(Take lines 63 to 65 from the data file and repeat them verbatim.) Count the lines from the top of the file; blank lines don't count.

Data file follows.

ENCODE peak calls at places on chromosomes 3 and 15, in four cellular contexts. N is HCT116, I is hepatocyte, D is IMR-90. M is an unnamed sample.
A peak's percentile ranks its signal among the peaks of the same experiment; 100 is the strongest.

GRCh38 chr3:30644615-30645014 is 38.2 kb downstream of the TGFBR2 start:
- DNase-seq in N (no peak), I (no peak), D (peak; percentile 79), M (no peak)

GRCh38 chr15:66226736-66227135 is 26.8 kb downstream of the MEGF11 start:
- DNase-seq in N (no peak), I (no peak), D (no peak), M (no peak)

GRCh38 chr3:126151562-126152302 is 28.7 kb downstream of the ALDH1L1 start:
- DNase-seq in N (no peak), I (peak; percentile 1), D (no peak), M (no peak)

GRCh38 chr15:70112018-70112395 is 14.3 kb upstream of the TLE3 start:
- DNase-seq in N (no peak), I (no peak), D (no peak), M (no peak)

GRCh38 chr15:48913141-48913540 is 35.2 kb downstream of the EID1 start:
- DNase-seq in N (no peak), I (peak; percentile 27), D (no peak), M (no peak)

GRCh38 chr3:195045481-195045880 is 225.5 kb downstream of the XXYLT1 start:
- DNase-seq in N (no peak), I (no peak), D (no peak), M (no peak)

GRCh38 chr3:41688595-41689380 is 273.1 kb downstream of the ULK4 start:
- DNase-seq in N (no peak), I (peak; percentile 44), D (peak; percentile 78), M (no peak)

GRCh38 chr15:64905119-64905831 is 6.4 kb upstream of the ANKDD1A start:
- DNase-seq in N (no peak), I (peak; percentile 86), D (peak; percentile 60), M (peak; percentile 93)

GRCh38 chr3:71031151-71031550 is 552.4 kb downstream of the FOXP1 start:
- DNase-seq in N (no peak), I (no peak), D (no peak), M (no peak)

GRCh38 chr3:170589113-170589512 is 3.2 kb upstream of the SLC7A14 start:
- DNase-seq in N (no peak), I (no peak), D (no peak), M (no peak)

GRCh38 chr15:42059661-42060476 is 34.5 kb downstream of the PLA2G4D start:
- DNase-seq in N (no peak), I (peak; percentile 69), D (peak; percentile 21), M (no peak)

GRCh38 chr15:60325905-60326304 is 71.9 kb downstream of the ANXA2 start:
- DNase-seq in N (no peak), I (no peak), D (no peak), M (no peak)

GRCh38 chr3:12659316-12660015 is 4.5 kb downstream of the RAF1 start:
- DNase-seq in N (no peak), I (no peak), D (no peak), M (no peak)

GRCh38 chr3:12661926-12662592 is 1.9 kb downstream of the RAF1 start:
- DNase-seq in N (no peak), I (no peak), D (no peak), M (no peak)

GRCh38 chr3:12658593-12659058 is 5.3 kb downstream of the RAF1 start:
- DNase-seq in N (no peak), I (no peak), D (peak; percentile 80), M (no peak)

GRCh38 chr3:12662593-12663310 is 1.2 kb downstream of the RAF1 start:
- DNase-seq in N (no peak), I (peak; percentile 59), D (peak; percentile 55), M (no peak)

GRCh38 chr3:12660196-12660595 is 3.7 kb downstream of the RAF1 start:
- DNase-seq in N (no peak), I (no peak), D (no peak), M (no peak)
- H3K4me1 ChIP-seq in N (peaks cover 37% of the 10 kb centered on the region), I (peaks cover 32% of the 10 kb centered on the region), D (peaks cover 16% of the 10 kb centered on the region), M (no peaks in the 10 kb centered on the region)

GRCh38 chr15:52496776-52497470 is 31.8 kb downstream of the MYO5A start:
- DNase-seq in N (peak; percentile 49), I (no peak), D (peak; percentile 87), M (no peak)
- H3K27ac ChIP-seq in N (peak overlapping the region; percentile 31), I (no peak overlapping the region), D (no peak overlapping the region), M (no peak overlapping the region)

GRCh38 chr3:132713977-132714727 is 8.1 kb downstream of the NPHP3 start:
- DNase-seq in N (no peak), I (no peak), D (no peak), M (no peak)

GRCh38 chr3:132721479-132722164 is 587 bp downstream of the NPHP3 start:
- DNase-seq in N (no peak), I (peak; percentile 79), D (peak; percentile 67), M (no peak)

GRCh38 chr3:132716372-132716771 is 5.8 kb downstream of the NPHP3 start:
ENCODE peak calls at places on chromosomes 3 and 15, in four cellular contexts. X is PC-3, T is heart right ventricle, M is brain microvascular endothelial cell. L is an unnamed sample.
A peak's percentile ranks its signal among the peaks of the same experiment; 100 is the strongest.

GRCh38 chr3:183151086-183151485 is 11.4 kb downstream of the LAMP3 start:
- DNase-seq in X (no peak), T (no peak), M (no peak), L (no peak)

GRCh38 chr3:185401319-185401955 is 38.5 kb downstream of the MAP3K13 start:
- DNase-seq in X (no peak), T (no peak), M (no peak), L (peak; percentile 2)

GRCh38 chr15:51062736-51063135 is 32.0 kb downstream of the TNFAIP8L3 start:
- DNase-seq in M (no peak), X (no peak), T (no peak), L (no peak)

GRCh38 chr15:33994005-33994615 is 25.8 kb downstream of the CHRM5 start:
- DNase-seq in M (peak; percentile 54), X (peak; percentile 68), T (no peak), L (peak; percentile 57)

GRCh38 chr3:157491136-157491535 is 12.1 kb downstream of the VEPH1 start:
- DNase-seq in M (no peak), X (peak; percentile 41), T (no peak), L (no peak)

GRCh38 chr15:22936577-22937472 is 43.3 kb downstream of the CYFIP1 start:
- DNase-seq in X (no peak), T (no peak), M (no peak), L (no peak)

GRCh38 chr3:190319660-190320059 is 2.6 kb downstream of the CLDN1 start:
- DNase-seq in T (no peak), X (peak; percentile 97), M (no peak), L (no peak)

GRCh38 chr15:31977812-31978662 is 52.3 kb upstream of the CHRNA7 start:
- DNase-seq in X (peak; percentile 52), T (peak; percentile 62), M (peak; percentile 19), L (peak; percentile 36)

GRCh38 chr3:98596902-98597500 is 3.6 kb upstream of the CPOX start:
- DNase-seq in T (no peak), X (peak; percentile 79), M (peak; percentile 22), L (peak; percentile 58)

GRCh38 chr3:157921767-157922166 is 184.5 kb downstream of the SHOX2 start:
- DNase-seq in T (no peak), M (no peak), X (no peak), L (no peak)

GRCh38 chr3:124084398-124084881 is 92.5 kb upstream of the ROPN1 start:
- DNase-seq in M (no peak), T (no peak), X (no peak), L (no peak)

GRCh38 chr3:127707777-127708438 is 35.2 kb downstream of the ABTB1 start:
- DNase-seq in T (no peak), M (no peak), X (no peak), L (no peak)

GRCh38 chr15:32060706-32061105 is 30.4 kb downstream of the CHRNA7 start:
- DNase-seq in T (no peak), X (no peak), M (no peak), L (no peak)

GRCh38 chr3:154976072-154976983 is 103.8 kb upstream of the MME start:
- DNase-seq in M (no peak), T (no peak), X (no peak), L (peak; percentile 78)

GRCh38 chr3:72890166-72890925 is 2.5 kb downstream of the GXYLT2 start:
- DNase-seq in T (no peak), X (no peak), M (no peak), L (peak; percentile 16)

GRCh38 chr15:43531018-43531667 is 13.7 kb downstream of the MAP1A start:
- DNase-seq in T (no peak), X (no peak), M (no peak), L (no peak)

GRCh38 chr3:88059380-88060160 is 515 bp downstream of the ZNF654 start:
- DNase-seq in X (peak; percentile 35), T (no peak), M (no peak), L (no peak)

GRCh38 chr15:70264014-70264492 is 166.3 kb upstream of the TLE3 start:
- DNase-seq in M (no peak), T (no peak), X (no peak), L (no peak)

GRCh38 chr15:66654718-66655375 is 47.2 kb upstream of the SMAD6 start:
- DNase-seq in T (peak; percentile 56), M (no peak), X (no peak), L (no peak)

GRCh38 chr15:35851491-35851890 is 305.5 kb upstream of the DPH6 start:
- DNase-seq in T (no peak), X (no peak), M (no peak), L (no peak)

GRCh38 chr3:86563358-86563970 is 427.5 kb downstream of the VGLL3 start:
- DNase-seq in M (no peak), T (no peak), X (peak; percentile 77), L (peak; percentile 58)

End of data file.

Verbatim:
- DNase-seq in X (peak; percentile 52), T (peak; percentile 62), M (peak; percentile 19), L (peak; percentile 36)

GRCh38 chr3:98596902-98597500 is 3.6 kb upstream of the CPOX start:
- DNase-seq in T (no peak), X (peak; percentile 79), M (peak; percentile 22), L (peak; percentile 58)